What I would want is convenience and low price. Because if I have to spend $500 I probably would be better off buying my favourite 500 tracks at online music stores, which is much more convenient. (And of course, there is the argument over whether I should have to re-buy music I already own, but that's another story. Some in the RIAA don't even think I should be able to digitize my vinyl.)

For around $100 you can also get a "USB turntable." I don't have one yet, but the low end ones are very simple -- a basic turntable with a USB sound chip in it. They just have you record into Audacity. Nothing very fancy. But I feel this is missing something.

Just as the VHS/DVD combo is able to make use of information like knowing the tape speed and length, detecting index marks and blank tape, so should our album recorder. It should have a simple sensor on the tone arm to see as it moves over the album (for example a disk on the axis of the arm with rings of very fine lines and an optical sensor.) It should be able to tell us when the album starts, when it ends, and also detect those 2-second long periods between tracks when the tone arm is suddenly moving inward much faster than it normally is. Because that's a far better way to break the album into tracks than silence detection. (Of course, you can also use CDDB/Freedb to get track lengths, but they are never perfect so the use of this, net data and silence detection should get you perfect track splits.) It would also detect skips and repeats this way.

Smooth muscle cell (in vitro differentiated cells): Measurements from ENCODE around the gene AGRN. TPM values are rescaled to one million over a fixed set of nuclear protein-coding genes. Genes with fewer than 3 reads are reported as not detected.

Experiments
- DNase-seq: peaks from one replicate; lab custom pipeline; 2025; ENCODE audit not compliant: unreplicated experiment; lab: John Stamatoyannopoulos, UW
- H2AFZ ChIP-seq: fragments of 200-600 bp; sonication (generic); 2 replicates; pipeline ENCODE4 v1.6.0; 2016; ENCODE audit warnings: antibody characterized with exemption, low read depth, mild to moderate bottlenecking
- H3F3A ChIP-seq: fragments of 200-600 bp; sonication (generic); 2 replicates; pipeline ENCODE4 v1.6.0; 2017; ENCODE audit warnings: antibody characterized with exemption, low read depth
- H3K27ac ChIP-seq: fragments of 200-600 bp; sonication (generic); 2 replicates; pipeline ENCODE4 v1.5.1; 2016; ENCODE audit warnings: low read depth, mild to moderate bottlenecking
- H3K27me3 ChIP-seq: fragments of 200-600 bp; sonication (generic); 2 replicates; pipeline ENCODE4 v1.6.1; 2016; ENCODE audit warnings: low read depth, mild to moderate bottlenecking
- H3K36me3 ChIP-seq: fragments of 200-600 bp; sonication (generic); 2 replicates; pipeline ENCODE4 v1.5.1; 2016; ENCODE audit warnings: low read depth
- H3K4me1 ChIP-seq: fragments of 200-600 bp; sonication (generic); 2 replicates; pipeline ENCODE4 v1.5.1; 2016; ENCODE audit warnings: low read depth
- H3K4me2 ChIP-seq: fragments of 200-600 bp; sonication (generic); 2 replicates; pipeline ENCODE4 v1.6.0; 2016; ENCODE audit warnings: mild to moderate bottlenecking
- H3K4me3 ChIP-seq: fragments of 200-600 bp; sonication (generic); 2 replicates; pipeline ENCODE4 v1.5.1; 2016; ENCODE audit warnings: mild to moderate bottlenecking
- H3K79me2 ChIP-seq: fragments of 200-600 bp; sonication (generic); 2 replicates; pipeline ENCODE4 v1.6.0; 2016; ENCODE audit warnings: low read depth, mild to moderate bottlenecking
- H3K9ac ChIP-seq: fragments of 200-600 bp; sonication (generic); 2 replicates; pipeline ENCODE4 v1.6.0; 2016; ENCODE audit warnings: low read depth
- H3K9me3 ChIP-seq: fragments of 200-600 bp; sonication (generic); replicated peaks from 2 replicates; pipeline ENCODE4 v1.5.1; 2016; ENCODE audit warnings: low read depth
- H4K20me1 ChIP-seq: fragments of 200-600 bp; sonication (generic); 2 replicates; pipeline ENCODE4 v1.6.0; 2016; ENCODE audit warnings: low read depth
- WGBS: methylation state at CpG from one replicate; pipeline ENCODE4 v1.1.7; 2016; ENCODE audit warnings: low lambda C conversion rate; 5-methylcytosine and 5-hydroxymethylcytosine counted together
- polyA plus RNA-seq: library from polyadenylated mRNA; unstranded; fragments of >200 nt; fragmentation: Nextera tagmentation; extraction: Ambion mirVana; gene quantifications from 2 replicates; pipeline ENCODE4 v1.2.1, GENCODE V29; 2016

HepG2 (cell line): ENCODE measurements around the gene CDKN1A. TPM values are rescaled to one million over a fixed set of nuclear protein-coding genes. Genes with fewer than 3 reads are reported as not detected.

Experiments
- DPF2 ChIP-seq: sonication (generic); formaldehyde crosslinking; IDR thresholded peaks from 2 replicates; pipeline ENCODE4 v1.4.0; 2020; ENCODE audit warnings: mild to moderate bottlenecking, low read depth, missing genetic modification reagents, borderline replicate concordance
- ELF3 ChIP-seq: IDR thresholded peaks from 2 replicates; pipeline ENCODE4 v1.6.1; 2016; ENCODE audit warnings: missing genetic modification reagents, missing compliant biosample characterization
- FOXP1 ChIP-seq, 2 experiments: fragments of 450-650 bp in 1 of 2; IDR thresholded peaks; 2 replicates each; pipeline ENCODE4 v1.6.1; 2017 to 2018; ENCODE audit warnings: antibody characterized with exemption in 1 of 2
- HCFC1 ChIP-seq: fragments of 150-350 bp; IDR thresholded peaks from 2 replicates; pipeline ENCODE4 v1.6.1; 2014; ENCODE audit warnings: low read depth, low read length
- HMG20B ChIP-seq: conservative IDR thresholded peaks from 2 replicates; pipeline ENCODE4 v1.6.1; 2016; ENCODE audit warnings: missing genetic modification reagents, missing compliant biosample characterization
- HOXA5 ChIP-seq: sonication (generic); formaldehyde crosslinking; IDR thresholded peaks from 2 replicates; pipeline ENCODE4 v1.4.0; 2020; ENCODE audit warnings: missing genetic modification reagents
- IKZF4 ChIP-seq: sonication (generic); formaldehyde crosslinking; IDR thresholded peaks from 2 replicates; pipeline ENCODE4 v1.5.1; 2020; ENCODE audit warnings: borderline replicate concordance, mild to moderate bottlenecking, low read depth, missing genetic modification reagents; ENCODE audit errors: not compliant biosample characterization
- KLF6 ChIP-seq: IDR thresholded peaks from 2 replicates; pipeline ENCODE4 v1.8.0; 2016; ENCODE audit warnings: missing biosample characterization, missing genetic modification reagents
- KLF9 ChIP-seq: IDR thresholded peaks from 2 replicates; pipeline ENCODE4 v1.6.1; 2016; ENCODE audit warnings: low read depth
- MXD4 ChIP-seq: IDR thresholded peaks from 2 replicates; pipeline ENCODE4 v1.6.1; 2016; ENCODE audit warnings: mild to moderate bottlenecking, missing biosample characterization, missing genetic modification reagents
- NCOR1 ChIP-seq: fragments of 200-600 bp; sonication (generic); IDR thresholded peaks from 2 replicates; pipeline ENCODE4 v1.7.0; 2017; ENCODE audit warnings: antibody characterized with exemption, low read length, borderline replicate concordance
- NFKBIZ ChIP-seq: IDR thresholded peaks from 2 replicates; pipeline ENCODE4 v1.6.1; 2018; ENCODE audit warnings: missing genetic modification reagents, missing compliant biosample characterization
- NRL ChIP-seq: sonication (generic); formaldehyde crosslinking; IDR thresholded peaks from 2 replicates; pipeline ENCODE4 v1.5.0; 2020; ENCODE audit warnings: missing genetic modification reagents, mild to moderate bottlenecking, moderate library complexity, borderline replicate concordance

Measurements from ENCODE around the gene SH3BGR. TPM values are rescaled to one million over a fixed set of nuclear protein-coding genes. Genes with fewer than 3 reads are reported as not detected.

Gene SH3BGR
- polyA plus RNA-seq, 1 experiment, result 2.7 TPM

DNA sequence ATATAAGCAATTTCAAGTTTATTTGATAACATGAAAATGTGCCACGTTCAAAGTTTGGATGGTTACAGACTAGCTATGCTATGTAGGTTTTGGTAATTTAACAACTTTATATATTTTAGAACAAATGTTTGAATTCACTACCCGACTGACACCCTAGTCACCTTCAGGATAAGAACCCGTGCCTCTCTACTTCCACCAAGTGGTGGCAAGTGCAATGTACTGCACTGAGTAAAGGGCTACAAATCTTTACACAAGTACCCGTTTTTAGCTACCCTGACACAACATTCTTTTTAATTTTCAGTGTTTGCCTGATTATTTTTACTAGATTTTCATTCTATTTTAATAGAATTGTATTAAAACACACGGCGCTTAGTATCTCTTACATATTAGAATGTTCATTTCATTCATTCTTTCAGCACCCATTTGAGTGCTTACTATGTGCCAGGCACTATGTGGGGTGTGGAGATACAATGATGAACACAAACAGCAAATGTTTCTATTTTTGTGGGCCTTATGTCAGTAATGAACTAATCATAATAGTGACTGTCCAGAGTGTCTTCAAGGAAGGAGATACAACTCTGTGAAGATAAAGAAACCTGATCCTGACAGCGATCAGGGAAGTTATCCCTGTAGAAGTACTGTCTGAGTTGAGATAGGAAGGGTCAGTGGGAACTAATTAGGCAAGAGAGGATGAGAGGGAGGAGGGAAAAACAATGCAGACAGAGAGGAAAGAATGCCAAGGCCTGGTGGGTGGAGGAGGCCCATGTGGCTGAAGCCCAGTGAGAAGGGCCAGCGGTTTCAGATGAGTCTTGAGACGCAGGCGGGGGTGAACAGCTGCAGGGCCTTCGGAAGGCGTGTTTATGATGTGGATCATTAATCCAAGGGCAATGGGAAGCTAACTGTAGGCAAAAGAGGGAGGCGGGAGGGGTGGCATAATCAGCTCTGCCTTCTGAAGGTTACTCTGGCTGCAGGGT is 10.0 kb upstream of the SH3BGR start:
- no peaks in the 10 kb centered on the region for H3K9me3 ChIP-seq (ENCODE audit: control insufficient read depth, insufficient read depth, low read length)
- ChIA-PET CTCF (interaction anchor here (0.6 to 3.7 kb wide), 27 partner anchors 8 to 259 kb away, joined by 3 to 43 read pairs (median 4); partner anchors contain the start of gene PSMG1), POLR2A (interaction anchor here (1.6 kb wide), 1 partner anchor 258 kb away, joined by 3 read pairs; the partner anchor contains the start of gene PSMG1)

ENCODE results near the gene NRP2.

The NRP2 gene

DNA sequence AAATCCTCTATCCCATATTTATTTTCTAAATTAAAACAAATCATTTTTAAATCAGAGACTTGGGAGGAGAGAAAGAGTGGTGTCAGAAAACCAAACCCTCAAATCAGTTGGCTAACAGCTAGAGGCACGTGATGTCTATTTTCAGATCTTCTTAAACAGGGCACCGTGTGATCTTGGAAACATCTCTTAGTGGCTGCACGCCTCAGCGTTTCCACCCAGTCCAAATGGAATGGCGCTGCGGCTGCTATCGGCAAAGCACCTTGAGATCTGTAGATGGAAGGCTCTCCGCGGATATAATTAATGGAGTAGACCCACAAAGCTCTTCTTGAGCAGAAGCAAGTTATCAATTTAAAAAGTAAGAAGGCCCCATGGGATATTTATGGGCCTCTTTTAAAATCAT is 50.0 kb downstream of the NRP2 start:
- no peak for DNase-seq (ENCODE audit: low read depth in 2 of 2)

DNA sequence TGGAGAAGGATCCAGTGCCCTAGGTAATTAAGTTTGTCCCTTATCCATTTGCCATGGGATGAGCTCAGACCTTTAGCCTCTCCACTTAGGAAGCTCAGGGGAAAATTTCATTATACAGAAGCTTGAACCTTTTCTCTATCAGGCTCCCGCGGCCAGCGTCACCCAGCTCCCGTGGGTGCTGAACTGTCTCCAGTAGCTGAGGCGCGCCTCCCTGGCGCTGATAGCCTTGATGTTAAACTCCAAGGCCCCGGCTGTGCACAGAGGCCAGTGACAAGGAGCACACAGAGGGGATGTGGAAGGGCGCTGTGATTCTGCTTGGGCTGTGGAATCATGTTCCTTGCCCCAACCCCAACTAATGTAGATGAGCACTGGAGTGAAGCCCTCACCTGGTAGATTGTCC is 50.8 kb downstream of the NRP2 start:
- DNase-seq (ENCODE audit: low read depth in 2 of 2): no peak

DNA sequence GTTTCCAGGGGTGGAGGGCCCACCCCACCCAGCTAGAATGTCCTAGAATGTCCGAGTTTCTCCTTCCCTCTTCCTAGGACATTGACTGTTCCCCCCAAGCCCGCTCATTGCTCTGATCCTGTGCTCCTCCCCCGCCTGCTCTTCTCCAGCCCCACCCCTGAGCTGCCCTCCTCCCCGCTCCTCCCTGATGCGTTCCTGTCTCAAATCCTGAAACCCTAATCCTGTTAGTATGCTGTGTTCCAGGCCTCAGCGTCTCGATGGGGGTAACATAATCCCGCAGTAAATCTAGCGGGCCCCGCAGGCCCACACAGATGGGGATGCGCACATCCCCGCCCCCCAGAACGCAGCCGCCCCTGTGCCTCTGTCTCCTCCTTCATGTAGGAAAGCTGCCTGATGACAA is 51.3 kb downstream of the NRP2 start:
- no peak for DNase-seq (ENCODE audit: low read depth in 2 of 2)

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Do we need a time delay after password failures?

Most programs that ask for a password will put in a delay if you get it wrong. They do this to stop password crackers from quickly trying lots of passwords. The delay makes brute force attacks impossible, in theory.

Could we desalinate using desert evaporation

You may have heard about a technique which makes ice in an otherwise warm desert when the skies are clear at night. Dig a pit, insulate it (in olden days this was done with straw by Romans and other biblical folk) and expose it to the open, clear sky at night. During the day, cover it with reflective and insulating material. The open night sky is very cold, and energy will radiate out to it. In addition, in the low humidity, evaporation chills the water. It need not be a pit, it can be an insulated tube with high walls.